GEE AND URSULA
Seattle weighs differing approaches to homeless crisis in wake of pandemic
Apr 7, 2021, 3:14 PM | Updated: Apr 8, 2021, 7:31 am
(Jason Rantz, KTTH)
The new CEO of the King County Regional Homeless Authority, Marc Dones, has said that they don’t believe in large congregate shelters, and that they think this is a problem that needs to be solved 10 or 15 people at a time. There appears to be a different approach applied by the Compassion Seattle initiative, which seeks to force the city to fund housing for the homeless and clear encampments out of city parks, sidewalks, streets, and all other public areas.
Is there a clash between the two approaches? Seattle Times reporter Scott Greenstone joined the Gee and Ursula Show to discuss.
“Compassion Seattle is focused on what is happening on the streets, … kind of saying, ‘Let’s build new housing.’ But it doesn’t really provide funding for that, it doesn’t say, ‘Let’s have new taxes or anything like that.’ It’s basically saying, ‘Let’s build the spaces so we can get folks off the streets and then let’s get folks off the streets. And if we have to make them, we got to make them,'” he said.
Greenstone says the approaches are not entirely separate, but that Dones does not necessarily control enforcement.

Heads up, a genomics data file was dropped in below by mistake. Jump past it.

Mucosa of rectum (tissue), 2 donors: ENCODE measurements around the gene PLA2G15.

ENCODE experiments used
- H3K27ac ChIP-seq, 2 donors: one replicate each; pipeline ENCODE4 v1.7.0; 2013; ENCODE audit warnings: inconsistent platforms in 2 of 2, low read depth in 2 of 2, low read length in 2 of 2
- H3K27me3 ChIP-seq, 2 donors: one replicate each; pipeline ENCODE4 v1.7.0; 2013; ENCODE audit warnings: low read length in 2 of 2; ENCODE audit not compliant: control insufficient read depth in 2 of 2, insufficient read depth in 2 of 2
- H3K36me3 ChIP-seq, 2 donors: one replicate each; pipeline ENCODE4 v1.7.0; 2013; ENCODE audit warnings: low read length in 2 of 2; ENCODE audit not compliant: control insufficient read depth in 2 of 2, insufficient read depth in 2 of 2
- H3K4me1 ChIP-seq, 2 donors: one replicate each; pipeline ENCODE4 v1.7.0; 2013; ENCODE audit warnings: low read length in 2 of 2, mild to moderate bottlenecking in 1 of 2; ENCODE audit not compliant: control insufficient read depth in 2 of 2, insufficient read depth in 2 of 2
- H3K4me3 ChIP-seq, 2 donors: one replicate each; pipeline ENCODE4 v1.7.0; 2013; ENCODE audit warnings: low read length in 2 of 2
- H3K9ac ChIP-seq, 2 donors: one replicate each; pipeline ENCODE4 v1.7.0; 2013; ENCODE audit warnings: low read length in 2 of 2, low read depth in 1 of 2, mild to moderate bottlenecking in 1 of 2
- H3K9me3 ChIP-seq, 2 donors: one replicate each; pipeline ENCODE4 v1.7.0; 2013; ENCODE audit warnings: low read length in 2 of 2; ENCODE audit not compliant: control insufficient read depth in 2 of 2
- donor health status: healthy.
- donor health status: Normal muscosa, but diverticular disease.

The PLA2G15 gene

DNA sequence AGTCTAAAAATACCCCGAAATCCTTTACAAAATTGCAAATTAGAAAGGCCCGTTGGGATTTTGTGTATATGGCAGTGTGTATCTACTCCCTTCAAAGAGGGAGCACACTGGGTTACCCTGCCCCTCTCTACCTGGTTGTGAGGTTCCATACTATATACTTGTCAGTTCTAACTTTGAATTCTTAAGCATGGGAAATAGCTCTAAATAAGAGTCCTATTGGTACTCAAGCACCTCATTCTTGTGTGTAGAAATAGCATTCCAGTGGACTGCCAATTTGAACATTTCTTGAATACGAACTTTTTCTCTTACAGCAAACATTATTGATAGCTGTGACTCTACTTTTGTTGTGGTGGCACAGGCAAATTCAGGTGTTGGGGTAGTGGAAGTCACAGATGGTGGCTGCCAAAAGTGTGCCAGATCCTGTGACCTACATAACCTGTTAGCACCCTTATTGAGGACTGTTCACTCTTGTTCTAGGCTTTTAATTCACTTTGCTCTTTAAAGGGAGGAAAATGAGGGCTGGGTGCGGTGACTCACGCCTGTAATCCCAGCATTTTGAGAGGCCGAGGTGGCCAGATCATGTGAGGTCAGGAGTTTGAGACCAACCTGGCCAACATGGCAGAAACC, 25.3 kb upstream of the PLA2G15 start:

“And Marc Dones — who is going to be running the regional homelessness authority — they’re focused more on what happens when we get those folks off the streets. Marc is not necessarily going to have much in the way of control over enforcement — that’s up to cities. Cities get to say how they want to enforce or if they want to pass laws against homelessness. So we’ve got two different aspects here,” Greenstone said.
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“Obviously, they’re not separate,” Greenstone continued. “If I have a record, and I owe a lot of money to the court because I’ve been fined again and again for camping outside, it’s going to be a lot harder for me to get off the street. So the two things are connected, but they’re kind of separate pieces of the issue.”
With a few higher profile exceptions, he says sweeps have mostly halted during the COVID-19 pandemic.
“The city has almost completely stopped removing homeless camps,” he pointed out. “They’re still doing a few, and there’s been a few high-profile ones — I think we probably all remember Cal Anderson and the multiple big police actions that happened there — but for the most part, they stopped. I think if you drive through Seattle, you can kind of tell.”
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While sweeps appear to have stopped, Greenstone says the fight against homelessness has generally slowed down as a result of COVID.
“Folks are staying in the same place for a lot longer, pitching tents and being able to stay there. I’ve talked to a lot of folks who live in RVs. They haven’t had to move their RVs every 72 hours like they used to, … but the problem is that everything has kind of stopped, and shelters have gotten a lot smaller because you can’t have 100 people sleeping in a room six inches from each other,” he said.
“You’ve got to empty that room at least halfway out, maybe more — where are you going to send all those people? A lot of them would rather take their chances on the street or out in a tent where they’re not scared of getting COVID.”
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